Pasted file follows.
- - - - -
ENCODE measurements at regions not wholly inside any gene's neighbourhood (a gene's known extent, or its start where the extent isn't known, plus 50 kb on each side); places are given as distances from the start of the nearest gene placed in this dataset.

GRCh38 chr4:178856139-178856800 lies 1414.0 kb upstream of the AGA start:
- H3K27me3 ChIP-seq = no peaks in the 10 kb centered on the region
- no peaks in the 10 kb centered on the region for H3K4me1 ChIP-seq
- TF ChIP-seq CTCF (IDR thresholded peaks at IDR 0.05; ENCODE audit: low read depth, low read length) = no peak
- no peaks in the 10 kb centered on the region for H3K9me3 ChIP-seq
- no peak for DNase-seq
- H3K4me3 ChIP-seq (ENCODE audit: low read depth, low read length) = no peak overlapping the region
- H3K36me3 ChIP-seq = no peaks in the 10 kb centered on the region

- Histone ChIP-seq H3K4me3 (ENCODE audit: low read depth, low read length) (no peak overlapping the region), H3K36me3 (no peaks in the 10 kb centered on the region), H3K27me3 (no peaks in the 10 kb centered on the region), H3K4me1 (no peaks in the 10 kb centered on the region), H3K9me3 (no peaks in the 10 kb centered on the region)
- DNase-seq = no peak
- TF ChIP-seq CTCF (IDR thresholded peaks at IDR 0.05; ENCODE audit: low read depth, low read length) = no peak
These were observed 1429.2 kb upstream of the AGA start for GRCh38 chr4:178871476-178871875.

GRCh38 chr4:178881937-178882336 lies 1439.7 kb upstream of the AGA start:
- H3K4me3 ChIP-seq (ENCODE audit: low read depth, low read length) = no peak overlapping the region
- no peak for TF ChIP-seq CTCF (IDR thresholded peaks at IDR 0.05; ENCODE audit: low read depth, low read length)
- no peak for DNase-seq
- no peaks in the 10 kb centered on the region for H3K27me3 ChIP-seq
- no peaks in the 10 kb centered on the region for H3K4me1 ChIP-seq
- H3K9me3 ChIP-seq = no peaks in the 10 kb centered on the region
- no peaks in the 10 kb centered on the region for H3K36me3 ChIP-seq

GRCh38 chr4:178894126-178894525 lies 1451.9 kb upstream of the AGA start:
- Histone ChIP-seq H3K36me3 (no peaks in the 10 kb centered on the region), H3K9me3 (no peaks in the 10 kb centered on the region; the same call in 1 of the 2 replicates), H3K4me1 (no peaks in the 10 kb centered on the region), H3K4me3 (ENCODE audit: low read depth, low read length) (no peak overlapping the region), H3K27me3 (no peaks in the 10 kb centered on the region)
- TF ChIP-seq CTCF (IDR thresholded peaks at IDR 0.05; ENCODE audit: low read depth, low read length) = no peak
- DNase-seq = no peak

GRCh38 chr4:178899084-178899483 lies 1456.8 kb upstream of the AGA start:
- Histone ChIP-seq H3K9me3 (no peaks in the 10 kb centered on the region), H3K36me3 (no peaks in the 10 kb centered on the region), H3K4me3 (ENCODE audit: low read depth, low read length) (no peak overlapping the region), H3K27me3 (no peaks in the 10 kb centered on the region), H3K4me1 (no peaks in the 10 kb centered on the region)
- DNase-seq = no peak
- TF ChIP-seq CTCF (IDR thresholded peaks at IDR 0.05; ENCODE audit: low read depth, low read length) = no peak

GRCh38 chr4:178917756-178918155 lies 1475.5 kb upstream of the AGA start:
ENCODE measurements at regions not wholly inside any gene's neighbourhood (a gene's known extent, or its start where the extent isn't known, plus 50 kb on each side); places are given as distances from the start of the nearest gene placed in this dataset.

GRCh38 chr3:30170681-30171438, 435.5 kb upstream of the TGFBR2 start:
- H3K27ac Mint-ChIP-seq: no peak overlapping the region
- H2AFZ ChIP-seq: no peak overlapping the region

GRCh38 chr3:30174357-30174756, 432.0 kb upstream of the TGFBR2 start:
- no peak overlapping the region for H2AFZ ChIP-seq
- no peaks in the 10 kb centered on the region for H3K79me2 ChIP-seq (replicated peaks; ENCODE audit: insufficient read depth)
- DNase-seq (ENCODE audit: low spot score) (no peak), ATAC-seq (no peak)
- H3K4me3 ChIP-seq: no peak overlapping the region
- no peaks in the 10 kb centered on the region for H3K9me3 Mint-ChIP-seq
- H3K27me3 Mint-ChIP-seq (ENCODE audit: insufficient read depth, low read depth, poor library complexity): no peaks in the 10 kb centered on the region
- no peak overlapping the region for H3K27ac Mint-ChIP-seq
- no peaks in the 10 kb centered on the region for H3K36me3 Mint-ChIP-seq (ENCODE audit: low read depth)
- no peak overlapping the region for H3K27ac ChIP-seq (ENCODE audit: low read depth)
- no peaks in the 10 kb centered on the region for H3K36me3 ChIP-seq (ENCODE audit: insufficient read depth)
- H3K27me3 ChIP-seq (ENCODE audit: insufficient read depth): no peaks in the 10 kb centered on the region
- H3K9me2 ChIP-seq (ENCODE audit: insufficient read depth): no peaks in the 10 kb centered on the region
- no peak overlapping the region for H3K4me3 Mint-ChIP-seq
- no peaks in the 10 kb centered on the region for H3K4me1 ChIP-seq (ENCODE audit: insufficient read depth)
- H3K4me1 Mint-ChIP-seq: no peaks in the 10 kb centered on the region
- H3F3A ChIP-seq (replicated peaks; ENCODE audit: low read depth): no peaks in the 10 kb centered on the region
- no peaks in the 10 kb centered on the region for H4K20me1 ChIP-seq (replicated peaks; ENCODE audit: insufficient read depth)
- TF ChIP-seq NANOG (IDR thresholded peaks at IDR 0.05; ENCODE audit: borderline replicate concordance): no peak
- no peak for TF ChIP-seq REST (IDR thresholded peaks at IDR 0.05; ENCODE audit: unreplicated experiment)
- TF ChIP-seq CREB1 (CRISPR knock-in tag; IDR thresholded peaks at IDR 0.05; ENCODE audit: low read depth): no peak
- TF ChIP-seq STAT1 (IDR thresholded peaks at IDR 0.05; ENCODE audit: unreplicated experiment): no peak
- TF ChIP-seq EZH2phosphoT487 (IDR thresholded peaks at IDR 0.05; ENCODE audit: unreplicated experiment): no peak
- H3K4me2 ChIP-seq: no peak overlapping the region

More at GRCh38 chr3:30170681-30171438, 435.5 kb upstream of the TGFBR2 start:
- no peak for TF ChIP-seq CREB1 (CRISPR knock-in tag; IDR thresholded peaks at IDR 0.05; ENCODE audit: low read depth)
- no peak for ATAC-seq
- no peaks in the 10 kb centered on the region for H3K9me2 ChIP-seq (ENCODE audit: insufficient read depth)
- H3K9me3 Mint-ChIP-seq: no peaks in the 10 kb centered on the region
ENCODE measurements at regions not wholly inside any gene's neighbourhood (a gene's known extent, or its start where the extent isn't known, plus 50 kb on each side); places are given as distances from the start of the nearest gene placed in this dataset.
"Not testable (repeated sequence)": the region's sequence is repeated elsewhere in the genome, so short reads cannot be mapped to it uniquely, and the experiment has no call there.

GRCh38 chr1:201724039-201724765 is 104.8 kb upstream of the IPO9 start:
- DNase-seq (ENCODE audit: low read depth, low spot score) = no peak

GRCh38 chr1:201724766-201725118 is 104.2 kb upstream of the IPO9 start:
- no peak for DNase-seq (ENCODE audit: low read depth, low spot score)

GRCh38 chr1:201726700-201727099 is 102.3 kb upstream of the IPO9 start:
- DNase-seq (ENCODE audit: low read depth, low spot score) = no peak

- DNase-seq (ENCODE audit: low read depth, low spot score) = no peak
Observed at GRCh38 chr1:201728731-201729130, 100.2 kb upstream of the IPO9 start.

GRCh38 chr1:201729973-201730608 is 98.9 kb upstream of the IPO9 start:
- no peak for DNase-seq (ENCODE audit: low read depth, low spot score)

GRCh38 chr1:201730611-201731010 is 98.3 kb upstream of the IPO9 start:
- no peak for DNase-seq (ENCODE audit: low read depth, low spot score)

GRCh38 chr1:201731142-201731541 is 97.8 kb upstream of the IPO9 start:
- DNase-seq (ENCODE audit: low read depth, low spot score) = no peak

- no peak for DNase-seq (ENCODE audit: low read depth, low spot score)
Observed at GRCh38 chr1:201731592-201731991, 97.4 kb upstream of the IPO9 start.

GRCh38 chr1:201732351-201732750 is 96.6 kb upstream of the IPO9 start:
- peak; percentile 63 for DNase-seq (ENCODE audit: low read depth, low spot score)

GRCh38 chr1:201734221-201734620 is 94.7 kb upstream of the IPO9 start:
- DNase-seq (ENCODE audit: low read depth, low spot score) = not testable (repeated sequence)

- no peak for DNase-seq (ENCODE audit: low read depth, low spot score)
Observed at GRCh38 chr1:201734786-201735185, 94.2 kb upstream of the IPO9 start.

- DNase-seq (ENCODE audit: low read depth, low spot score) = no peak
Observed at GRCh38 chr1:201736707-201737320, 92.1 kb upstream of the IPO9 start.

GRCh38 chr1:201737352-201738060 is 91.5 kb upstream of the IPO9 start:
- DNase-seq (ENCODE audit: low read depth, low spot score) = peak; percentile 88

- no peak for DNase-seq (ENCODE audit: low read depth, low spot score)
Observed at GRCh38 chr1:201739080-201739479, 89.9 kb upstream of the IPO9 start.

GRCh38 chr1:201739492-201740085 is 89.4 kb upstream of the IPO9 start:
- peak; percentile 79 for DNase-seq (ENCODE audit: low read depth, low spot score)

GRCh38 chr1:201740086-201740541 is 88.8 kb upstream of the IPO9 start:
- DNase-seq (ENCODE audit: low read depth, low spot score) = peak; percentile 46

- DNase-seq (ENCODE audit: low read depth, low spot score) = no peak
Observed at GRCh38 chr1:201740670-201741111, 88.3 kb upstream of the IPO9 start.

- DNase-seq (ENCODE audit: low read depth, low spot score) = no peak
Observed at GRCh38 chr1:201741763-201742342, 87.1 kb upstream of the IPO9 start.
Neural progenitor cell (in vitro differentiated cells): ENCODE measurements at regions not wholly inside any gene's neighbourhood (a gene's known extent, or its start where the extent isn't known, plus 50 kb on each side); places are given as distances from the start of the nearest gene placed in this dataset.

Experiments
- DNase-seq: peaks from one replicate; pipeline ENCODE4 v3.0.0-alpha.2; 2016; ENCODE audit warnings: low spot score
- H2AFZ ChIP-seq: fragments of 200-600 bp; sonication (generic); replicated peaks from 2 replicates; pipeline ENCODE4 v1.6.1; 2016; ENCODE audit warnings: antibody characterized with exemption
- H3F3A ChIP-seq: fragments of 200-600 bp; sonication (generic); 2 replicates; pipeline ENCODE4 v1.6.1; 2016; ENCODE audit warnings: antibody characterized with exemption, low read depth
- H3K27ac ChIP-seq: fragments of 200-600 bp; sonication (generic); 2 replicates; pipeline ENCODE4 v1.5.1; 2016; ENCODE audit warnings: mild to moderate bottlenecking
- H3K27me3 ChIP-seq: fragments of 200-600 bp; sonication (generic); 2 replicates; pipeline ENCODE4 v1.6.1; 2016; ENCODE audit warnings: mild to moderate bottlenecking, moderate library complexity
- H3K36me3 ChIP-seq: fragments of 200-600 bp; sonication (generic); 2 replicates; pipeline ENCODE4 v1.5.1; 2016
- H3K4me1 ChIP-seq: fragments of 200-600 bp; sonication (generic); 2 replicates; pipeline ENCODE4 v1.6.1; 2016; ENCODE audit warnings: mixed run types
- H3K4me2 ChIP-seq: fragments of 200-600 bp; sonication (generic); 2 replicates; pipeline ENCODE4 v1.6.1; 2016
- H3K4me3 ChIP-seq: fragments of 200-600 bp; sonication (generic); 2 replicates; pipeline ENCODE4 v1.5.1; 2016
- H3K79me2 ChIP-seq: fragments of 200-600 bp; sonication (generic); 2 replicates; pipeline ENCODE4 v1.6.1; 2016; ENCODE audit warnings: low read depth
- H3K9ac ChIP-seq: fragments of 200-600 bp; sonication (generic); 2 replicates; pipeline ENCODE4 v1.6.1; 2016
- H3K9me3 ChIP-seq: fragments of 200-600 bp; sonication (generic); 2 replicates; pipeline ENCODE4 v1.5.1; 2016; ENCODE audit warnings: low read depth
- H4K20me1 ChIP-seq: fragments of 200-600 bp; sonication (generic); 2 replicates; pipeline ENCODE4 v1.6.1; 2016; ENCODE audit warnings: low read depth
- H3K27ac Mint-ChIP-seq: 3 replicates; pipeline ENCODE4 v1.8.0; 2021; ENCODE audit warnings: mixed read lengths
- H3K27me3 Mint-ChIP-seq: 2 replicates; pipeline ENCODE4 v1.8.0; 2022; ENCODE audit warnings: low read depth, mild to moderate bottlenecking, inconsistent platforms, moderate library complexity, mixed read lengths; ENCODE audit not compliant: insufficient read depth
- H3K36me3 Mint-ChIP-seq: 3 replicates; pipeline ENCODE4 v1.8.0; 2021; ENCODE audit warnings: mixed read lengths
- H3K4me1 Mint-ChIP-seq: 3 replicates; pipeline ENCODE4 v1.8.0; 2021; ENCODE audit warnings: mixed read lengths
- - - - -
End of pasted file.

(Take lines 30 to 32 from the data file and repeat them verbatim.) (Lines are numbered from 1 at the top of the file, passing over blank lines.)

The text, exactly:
GRCh38 chr4:178917756-178918155 lies 1475.5 kb upstream of the AGA start:
ENCODE measurements at regions not wholly inside any gene's neighbourhood (a gene's known extent, or its start where the extent isn't known, plus 50 kb on each side); places are given as distances from the start of the nearest gene placed in this dataset.

GRCh38 chr3:30170681-30171438, 435.5 kb upstream of the TGFBR2 start: